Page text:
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TV Series Review

Oh, those American teenagers and their secret lives.

You'd think dealing with high school would be hard enough, what with all that algebra homework and relational angst. If teens are really looking for more to do, they could try out for football or join the band or, if they're really desperate, write for the school newspaper. Still bored? Why, back in my day, we'd take part-time jobs flipping burgers or tearing movie tickets or whatnot.

But kids these days aren't satisfied with those sorts of mundane jobs—at least not the ones we see on television. Noooo. They've got to be pop stars or Internet sensations or witches or spies.

Take Jane Quimby, the latest high schooler to lead an exotic double life. Hers is perhaps a little more plausible than some (you thought that wig would fool us, Miss Montana? Really?). Most of her friends know her as just a regular ol' high schooler, but all the while she's secretly working in the world of high fashion—as an assistant to the talented-but-stern Gray Chandler Murray.

It's not easy, mind you. While most of her classmates are presumably sipping malts at the local soda shop, Jane is dealing with Devil Wears Prada-levels of professional intrigue. And the fact that her split identity makes Jane an ingenue intriguer herself doesn't help matters. This light drama features more secrets than sequins, more histrionics than history classes.

ABC Family's slogan is "A different kind of family," and Jane by Design is certainly that. Jane's father has passed and her mom's disappeared, leaving her in the guardianship of overwhelmed older brother Ben. So she's slowly cobbling together relationships—a surrogate family of sorts—in her new workplace.

Jane, despite her duplicity, seems nice and well-meaning. Her high school friends make plot-driven missteps, but none of them seem to be in a rush to act like twentysomething hedonists. Couples kiss, but they're not constantly hopping in bed. Yet. And frankly, much of the show's charm stems from the fact that Jane is relatively innocent—a fresh and welcome contrast to her tarnished, jaded cohorts. Here's hoping she retains that innocence for a while.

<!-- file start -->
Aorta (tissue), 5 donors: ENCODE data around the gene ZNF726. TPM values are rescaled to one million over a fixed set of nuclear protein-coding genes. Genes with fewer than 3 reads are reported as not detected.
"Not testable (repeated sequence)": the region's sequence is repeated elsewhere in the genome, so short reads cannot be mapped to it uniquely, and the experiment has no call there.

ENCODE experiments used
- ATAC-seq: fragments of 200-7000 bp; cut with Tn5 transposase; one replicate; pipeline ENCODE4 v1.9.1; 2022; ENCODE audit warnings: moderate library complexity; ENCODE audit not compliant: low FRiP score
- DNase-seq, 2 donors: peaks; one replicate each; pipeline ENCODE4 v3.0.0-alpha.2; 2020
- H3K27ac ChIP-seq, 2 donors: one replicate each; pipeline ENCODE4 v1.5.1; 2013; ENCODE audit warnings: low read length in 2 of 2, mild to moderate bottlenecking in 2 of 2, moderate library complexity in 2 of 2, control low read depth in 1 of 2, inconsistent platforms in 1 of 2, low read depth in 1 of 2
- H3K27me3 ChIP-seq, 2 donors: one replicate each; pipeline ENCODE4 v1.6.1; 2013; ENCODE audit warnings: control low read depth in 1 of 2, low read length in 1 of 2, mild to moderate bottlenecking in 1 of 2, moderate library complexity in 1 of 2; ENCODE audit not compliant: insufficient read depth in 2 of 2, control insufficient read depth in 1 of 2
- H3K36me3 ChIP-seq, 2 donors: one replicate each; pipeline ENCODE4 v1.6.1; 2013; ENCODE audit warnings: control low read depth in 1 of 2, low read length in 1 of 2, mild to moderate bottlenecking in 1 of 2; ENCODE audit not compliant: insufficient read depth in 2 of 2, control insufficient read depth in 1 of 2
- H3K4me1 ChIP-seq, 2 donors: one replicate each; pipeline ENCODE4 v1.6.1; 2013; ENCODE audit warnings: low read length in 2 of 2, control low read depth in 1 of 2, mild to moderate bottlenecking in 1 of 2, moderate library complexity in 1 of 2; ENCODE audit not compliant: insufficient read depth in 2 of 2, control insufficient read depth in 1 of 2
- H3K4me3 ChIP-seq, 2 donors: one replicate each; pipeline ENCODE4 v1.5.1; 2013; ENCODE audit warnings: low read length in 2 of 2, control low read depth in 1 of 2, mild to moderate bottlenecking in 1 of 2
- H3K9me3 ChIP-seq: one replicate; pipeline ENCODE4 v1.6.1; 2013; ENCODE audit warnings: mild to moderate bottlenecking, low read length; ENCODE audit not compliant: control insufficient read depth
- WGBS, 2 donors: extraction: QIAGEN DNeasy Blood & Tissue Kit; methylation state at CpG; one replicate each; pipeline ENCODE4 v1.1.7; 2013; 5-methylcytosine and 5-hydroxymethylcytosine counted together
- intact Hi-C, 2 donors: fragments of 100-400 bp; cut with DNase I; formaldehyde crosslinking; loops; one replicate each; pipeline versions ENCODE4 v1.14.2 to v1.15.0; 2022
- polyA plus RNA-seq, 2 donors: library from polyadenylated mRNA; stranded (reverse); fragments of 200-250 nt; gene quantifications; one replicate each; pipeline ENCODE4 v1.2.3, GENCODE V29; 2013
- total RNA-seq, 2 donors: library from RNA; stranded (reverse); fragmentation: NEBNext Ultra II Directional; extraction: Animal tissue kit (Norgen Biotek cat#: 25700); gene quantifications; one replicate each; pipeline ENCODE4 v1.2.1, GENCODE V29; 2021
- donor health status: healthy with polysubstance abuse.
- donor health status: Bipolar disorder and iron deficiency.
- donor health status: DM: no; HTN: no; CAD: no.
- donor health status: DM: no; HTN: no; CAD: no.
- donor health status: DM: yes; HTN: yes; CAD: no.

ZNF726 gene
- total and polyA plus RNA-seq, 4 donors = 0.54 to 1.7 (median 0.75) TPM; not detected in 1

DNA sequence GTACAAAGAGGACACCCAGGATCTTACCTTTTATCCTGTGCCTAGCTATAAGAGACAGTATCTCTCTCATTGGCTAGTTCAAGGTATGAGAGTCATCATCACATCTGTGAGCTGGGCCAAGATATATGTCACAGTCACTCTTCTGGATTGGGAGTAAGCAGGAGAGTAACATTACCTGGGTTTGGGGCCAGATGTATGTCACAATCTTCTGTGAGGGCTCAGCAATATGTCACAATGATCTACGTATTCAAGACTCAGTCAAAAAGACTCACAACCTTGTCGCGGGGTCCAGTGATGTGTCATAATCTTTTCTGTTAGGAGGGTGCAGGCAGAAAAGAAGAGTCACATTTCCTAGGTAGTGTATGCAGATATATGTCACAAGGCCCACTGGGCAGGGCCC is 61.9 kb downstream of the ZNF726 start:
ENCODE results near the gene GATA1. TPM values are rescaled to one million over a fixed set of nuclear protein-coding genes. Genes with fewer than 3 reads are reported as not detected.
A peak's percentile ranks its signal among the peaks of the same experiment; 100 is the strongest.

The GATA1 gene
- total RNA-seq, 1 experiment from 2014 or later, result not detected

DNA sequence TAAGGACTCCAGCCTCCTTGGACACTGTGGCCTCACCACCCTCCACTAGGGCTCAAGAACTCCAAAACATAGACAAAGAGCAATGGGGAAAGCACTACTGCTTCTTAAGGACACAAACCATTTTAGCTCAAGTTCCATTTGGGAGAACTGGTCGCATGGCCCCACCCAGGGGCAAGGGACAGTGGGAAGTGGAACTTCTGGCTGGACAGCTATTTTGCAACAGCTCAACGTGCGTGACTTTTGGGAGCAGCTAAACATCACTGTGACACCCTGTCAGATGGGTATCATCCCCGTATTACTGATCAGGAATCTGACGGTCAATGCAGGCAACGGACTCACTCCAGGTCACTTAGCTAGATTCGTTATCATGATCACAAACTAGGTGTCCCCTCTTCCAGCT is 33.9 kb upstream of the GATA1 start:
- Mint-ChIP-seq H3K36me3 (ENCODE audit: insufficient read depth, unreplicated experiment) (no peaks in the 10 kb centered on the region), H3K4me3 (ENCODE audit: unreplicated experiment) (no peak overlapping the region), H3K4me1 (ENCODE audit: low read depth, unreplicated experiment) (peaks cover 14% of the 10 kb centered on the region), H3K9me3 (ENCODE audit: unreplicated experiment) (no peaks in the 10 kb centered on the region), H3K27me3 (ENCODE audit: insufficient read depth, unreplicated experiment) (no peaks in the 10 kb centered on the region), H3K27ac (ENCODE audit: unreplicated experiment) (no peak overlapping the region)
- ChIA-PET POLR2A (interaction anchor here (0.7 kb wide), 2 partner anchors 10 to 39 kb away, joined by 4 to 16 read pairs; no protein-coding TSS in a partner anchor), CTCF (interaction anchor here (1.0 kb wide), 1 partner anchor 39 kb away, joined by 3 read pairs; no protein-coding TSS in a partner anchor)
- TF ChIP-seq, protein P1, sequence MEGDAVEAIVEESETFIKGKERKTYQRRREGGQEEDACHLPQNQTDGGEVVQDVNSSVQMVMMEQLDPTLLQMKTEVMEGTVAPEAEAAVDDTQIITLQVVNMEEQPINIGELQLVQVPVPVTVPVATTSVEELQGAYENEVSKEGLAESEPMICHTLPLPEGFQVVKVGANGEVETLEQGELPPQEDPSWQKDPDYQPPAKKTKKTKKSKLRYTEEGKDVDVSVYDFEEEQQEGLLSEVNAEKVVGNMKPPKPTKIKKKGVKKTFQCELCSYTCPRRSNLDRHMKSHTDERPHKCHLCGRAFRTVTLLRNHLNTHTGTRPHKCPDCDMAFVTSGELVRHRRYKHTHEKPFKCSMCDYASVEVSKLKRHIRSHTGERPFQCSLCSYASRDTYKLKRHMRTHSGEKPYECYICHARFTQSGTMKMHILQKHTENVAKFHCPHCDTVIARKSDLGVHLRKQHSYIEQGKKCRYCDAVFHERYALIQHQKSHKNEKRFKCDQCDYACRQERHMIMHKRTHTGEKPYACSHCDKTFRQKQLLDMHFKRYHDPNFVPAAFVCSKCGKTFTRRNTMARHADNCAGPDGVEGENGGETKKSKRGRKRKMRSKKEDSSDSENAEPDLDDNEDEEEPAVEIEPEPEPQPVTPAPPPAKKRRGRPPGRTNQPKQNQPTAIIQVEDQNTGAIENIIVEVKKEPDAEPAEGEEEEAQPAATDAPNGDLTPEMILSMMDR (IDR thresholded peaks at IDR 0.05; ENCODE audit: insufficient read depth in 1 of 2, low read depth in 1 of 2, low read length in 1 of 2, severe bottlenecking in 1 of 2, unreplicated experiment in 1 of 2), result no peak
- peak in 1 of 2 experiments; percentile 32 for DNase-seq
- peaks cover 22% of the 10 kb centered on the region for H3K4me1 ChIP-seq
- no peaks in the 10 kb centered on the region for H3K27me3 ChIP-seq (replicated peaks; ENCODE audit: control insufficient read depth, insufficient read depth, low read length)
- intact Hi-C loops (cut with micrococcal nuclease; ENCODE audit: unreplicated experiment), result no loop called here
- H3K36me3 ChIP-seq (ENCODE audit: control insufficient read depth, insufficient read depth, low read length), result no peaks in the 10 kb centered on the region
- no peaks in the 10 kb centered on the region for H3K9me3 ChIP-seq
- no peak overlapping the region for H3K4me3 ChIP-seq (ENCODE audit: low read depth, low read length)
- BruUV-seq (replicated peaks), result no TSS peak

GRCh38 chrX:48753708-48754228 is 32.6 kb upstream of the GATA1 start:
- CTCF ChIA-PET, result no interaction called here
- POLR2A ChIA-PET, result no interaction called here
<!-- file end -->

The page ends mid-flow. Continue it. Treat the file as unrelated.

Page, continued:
Note though that Jane may be steering clear of explicit sexuality, but it's not above ogling or innuendo. Teens break hearts and change up their googly allegiances as often as lab partners; work-world designers backstab and manipulate. Jane's best friend, Billy, has a brother who gets in trouble with the law. One of Jane's colleagues is portrayed as being stereotypically effeminate.

And that makes the whole show feel like a strange mash-up of  Hannah Montana and 90210. Which means it's still quite a bit less problematic than other ABC Family efforts. (I'm looking at you, Greek.)

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Episode Reviews

Jane-by-Design: 2-28-2012



Readability Age Range



Erica Dasher as Jane Quimby; Nick Roux as Billy Nutter; Matthew Atkinson as Nick Fadden; Meagan Tandy as Lulu Pope; David Clayton Rogers as Ben; Smith Cho as Rita Shaw; Rowly Dennis as Jeremy Jones; India de Beaufort as India Jordain; Andie MacDowell as Gray Chandler Murray




ABC Family


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Paul Asay

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